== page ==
If you would like to ask a question then please ask a question. Don't post a link to a competitor site where you have asked the question.
With regards to that error message, it means that you're trying to access a member of an object without actually having the object. Consider the fact that programming objects are modelled on real-world objects. In the real world, if you want to drive a car then you actually have to have a car to drive, right? The same goes in OOP. If you have a Car class and it has a Drive method, you can't just do this:
because the Car class is just a description of what a Car object is and does. To call Drive on a Car object, you must create a Car object, e.g.
Dim myCar As New Car
That's an example of what you're doing wrong. If you want information more specific to your particular case then provide us with information about your particular case.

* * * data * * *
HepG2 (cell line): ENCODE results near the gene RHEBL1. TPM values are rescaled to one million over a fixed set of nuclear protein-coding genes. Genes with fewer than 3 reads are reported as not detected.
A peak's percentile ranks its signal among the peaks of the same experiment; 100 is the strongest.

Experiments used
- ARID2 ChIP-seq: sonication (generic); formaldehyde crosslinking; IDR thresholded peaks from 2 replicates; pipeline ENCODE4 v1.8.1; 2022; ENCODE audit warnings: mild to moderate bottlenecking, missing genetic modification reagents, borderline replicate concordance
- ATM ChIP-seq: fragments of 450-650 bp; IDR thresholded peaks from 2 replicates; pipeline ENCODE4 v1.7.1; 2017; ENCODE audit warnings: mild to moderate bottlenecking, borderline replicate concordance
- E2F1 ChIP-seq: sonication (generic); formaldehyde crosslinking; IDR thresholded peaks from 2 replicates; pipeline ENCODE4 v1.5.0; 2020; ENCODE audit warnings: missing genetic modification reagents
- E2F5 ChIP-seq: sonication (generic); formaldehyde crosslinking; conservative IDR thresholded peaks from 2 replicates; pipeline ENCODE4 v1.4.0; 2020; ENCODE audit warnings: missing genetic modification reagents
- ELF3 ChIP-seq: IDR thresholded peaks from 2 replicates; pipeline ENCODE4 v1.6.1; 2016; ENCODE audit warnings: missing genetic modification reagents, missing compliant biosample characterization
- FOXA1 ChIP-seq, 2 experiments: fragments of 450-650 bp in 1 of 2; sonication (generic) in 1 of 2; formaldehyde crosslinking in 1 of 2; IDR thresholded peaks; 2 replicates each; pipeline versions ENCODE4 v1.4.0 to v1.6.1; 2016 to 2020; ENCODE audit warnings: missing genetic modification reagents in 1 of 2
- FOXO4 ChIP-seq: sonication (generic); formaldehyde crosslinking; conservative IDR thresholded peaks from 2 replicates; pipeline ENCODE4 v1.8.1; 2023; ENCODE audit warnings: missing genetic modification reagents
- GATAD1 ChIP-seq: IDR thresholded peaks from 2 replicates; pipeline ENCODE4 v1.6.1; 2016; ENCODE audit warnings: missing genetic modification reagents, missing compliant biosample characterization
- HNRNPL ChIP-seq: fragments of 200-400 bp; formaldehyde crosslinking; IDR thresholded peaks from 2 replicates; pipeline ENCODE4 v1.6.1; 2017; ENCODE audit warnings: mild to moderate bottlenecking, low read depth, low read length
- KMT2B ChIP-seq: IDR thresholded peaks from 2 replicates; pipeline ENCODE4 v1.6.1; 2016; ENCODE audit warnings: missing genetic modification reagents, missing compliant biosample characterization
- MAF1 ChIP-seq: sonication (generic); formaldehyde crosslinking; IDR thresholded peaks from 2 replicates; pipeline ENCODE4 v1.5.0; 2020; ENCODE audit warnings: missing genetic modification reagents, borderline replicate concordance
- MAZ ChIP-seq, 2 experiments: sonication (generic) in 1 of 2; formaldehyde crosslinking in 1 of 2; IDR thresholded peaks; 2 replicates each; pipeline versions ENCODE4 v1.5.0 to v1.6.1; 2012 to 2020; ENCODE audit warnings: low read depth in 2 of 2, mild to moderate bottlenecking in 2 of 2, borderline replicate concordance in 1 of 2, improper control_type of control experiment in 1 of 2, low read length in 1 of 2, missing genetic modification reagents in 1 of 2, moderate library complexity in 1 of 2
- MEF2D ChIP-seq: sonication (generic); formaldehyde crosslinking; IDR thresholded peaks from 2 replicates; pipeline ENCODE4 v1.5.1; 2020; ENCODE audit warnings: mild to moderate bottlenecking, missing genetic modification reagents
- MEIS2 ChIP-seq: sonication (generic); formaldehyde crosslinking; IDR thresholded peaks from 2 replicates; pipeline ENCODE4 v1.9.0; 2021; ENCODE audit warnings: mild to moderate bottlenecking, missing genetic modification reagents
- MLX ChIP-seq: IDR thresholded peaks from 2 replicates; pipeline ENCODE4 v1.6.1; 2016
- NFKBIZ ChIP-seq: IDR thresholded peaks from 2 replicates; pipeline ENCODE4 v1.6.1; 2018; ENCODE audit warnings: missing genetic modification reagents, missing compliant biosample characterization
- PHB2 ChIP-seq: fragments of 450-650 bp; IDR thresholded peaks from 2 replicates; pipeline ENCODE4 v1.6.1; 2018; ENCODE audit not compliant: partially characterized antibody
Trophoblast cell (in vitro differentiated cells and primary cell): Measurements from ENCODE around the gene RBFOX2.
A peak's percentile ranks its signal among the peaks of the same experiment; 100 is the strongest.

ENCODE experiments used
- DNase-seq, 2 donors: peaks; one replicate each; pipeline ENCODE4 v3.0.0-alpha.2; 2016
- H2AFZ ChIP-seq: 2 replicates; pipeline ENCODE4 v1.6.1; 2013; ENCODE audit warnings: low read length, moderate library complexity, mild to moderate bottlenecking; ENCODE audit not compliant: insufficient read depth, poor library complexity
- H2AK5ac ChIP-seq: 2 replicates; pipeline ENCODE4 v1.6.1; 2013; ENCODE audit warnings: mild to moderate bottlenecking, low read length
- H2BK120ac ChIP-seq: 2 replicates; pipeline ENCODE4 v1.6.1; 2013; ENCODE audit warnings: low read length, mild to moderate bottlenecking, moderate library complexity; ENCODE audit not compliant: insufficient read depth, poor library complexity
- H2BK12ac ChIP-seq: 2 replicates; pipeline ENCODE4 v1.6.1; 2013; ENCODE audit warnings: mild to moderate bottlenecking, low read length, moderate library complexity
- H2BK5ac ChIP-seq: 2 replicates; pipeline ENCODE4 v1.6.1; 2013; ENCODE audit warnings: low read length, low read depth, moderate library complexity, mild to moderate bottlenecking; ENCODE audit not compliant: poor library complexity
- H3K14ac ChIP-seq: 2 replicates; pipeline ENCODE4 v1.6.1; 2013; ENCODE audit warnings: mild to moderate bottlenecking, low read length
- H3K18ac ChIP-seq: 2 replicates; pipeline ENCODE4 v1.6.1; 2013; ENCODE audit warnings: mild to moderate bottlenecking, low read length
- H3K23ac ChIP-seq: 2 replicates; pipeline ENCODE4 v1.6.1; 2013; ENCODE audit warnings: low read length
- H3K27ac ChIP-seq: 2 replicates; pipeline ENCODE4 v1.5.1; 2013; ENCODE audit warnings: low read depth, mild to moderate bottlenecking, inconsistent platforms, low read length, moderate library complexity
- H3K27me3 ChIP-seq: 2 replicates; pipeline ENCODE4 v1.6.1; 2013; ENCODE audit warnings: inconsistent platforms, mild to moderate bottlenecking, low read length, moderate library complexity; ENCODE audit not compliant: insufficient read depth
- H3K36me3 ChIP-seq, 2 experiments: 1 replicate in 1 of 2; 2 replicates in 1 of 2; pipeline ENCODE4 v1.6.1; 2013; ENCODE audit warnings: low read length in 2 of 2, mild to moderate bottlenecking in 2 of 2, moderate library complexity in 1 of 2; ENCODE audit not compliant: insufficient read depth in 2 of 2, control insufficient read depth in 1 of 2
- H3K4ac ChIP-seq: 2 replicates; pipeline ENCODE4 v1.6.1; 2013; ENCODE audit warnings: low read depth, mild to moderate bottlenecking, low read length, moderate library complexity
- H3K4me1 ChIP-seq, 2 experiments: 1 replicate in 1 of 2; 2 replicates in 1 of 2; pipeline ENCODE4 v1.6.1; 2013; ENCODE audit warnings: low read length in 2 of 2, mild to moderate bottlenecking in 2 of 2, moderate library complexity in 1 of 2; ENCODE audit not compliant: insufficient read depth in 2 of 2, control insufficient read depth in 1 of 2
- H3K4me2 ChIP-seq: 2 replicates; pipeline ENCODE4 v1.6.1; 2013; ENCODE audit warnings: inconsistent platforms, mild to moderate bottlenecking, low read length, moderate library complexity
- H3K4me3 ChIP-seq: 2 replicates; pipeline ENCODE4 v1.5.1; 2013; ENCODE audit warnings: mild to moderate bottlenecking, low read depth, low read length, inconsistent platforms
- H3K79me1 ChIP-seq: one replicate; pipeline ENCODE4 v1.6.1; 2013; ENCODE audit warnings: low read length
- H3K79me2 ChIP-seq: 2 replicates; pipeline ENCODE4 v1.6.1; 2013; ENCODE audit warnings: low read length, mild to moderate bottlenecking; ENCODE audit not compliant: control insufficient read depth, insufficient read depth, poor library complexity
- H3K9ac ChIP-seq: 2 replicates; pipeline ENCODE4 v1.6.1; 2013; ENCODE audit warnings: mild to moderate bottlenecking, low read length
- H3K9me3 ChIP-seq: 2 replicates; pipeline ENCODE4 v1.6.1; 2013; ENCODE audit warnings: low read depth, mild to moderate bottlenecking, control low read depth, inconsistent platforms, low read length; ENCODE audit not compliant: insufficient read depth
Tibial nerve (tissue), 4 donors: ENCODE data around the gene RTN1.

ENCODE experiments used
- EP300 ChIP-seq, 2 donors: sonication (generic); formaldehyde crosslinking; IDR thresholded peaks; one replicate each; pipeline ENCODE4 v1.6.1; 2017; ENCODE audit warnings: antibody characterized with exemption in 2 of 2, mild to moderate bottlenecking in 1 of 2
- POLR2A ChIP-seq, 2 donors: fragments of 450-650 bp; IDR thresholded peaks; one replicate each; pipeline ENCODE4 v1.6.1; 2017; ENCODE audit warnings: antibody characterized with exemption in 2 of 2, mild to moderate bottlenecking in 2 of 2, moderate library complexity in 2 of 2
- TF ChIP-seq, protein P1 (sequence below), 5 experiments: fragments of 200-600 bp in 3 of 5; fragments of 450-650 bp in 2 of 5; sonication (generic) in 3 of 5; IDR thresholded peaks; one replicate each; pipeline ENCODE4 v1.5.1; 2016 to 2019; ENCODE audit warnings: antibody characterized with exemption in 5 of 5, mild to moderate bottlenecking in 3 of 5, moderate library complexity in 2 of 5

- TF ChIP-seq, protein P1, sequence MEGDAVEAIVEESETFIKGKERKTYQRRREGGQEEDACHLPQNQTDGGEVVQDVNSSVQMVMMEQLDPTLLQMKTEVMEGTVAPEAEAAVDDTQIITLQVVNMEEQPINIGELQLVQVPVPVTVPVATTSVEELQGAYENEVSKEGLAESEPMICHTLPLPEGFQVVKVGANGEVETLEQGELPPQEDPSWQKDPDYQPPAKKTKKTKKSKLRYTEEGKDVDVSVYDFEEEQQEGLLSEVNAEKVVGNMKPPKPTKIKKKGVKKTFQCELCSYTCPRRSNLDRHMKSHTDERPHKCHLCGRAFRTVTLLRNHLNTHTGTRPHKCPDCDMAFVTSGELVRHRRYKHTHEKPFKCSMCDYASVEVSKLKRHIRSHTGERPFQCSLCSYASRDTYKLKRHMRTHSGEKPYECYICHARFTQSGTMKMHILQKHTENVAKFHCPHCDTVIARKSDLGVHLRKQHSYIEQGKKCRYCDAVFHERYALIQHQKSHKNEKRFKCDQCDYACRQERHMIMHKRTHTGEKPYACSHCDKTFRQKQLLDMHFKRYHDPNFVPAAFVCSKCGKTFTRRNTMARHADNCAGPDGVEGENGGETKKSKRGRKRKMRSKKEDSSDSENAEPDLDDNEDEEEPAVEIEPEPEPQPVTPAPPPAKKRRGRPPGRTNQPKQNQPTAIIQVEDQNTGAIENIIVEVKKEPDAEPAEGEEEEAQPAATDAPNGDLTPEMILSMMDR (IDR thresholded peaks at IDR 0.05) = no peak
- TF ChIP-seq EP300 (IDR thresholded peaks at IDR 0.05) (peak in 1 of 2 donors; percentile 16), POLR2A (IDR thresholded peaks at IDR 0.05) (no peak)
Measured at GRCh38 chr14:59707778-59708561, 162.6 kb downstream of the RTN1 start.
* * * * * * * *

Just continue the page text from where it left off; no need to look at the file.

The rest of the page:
By the way, if you know that the question is super simple then why do you need help with it? It always amuses me that people feel the need to tell us that the thing that they can't do is super simple. I think that it's up to us to decide that for ourselves.
Shared members are for functionality that is not tied to an instance of the class, you use the type name to qualify the instanceless shared member.
Default instance is something else, application framework for Windows Forms projects provide this, where by using the form type name it returns either a new instance or a previously generated one.
It could seem like the same, since in both cases you use the type name to qualify, but they are exactly opposite since one means "no instance" and the other means "one instance".